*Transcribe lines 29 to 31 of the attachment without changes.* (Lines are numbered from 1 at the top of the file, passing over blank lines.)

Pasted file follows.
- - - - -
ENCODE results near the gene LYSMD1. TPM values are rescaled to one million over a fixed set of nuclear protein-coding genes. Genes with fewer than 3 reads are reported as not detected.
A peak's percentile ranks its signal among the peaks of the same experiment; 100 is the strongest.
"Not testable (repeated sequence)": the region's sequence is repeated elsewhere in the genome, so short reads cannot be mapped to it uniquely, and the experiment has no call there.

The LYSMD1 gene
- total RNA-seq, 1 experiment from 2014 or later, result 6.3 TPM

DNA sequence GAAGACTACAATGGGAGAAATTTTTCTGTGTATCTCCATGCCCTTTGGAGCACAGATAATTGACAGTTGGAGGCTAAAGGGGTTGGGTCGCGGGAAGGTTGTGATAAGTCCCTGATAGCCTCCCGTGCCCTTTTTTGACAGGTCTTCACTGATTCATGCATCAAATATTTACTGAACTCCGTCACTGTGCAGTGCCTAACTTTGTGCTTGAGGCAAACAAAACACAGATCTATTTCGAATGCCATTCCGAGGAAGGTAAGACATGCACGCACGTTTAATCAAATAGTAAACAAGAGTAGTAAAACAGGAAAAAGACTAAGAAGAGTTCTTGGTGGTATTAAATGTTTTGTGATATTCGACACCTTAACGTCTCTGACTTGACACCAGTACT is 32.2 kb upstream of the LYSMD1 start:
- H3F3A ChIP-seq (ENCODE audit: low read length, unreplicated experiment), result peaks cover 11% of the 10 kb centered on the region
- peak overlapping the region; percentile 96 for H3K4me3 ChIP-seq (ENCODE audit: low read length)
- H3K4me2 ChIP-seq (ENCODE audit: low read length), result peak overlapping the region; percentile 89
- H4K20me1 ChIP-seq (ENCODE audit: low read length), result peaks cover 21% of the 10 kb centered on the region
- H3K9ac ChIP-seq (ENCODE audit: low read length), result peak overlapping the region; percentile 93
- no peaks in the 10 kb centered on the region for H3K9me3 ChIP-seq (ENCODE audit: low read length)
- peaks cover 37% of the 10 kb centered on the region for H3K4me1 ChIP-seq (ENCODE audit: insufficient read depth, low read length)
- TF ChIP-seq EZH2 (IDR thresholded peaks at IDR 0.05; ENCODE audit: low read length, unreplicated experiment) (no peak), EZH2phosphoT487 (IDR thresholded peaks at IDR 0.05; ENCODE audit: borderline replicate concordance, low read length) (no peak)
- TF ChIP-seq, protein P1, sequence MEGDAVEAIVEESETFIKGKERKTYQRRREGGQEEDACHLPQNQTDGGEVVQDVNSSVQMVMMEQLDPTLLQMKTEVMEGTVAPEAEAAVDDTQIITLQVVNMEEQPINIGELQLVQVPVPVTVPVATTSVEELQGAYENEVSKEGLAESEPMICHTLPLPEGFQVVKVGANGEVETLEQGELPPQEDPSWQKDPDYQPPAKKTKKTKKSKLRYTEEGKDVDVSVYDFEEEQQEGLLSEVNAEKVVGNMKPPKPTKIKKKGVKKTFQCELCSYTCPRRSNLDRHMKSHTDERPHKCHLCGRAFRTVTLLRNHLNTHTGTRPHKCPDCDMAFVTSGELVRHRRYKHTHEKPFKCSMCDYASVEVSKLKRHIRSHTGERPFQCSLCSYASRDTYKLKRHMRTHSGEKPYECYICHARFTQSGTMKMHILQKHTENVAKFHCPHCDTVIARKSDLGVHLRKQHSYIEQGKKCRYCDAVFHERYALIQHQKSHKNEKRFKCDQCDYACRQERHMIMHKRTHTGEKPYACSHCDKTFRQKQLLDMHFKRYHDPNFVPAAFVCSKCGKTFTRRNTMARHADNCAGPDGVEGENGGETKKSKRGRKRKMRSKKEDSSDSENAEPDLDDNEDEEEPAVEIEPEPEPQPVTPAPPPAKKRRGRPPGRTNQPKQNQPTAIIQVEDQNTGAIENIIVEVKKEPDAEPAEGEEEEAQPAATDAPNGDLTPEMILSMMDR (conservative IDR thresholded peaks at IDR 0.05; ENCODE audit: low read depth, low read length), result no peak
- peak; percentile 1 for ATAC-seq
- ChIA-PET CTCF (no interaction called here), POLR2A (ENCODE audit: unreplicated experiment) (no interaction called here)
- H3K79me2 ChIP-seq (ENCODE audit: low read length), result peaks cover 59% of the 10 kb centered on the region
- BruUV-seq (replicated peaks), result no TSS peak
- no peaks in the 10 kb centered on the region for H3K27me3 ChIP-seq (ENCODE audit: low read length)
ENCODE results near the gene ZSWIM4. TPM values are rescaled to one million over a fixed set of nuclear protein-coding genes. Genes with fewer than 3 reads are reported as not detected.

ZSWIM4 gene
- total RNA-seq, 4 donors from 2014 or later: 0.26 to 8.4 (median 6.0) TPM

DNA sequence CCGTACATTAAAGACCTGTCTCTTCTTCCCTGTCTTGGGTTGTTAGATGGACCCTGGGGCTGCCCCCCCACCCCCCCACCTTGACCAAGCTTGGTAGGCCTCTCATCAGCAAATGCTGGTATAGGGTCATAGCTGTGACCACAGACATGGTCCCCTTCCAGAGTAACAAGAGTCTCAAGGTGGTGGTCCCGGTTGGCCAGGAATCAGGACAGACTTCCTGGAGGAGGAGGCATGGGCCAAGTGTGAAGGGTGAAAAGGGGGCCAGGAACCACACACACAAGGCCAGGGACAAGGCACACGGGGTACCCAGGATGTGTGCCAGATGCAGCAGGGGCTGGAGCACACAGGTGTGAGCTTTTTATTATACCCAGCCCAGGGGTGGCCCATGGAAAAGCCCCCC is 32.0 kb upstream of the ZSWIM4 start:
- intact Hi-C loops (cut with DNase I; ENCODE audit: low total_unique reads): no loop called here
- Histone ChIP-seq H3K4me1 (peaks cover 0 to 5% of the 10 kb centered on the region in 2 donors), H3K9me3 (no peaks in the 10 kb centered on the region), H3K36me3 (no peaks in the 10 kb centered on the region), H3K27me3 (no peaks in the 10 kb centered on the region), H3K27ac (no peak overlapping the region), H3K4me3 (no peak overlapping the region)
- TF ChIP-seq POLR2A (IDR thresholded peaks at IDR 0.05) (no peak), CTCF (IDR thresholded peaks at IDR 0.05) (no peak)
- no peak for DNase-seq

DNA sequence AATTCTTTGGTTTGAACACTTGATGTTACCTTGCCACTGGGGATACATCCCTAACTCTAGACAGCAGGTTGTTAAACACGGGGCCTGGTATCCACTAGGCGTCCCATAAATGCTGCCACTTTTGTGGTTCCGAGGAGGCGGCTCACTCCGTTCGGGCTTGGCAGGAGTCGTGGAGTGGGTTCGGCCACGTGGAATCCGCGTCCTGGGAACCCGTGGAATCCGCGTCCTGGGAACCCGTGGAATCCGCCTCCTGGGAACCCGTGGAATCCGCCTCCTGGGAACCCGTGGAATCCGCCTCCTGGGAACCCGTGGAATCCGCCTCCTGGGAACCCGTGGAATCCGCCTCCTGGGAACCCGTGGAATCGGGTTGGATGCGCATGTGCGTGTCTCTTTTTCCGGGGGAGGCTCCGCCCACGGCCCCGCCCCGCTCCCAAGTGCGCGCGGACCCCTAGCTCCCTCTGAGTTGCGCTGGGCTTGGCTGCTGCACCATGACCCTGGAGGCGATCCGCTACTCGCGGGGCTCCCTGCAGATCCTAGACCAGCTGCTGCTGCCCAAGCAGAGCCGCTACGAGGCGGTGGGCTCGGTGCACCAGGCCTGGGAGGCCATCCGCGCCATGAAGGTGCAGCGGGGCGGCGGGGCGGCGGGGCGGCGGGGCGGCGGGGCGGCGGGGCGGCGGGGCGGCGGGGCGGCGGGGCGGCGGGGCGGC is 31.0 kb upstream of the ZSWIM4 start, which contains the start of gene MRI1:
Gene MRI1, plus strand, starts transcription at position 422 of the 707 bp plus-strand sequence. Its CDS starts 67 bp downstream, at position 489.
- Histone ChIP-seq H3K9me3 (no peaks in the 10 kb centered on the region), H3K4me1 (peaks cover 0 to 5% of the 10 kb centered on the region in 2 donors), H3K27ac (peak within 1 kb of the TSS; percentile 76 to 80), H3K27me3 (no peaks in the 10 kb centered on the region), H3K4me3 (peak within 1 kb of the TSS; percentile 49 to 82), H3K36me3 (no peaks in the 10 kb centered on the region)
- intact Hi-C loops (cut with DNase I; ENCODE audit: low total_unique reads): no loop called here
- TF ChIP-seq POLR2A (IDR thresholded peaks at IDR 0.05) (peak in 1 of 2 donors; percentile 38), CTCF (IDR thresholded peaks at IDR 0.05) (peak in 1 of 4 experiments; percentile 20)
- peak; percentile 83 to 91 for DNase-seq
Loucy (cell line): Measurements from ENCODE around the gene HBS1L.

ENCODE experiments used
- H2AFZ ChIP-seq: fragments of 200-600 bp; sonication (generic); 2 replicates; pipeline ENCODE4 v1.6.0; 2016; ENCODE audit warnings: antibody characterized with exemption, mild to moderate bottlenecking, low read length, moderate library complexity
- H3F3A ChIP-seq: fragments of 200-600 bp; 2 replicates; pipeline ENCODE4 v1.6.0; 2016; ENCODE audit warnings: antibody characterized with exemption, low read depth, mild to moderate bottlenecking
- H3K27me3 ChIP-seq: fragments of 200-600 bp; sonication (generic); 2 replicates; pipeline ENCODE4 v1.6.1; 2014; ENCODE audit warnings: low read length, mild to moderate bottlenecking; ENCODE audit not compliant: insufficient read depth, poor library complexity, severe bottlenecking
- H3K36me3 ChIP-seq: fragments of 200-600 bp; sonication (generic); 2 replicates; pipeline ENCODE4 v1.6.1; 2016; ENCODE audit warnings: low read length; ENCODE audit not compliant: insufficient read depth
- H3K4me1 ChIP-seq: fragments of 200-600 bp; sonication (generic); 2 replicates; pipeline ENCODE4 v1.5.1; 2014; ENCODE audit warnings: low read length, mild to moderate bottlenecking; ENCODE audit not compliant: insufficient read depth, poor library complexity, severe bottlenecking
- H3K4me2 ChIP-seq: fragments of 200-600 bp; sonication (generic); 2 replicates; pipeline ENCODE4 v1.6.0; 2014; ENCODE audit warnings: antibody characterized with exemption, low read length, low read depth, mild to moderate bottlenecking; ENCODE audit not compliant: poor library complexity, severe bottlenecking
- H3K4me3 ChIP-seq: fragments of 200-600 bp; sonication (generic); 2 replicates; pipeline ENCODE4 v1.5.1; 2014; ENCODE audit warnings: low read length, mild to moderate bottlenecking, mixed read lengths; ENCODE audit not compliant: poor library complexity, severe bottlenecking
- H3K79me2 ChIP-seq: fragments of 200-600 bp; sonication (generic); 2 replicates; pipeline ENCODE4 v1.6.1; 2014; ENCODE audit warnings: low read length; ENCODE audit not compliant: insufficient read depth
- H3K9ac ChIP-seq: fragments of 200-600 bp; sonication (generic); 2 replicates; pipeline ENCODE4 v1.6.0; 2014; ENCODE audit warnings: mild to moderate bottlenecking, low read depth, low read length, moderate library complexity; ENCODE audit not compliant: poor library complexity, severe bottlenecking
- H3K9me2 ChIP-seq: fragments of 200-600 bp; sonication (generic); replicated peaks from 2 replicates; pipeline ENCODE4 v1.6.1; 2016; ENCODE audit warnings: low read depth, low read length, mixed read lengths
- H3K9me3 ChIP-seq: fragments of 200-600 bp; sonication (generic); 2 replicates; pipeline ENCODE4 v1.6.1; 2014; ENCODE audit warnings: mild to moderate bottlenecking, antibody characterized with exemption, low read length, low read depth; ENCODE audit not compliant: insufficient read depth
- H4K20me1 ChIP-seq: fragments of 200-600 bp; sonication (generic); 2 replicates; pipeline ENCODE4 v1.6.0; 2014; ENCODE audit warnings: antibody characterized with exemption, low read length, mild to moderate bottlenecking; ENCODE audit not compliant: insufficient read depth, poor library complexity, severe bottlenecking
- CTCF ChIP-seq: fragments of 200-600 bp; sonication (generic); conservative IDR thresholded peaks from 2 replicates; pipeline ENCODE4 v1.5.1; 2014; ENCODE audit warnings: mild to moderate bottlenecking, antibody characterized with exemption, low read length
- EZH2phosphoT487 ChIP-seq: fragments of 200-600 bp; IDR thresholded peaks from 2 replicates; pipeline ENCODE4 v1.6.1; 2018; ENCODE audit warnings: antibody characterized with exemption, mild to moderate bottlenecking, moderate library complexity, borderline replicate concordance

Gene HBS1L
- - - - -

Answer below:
DNA sequence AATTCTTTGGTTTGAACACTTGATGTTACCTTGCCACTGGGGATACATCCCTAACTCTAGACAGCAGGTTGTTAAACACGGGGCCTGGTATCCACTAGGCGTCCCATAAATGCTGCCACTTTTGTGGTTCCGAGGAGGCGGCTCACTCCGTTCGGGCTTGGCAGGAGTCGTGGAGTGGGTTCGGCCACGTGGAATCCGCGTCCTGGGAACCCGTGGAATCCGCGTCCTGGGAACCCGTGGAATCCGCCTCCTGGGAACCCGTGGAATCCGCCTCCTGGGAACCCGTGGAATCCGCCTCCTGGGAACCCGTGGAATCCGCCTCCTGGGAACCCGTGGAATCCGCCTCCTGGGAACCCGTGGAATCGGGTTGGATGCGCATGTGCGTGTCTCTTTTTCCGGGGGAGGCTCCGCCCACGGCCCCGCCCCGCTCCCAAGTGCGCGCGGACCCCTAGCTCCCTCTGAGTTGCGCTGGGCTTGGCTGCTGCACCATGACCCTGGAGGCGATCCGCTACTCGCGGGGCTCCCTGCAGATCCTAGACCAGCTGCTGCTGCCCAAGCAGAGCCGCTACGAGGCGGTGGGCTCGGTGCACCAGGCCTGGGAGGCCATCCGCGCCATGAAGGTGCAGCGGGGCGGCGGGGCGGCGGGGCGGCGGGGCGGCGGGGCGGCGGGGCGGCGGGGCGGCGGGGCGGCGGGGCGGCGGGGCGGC is 31.0 kb upstream of the ZSWIM4 start, which contains the start of gene MRI1:
Gene MRI1, plus strand, starts transcription at position 422 of the 707 bp plus-strand sequence. Its CDS starts 67 bp downstream, at position 489.
- Histone ChIP-seq H3K9me3 (no peaks in the 10 kb centered on the region), H3K4me1 (peaks cover 0 to 5% of the 10 kb centered on the region in 2 donors), H3K27ac (peak within 1 kb of the TSS; percentile 76 to 80), H3K27me3 (no peaks in the 10 kb centered on the region), H3K4me3 (peak within 1 kb of the TSS; percentile 49 to 82), H3K36me3 (no peaks in the 10 kb centered on the region)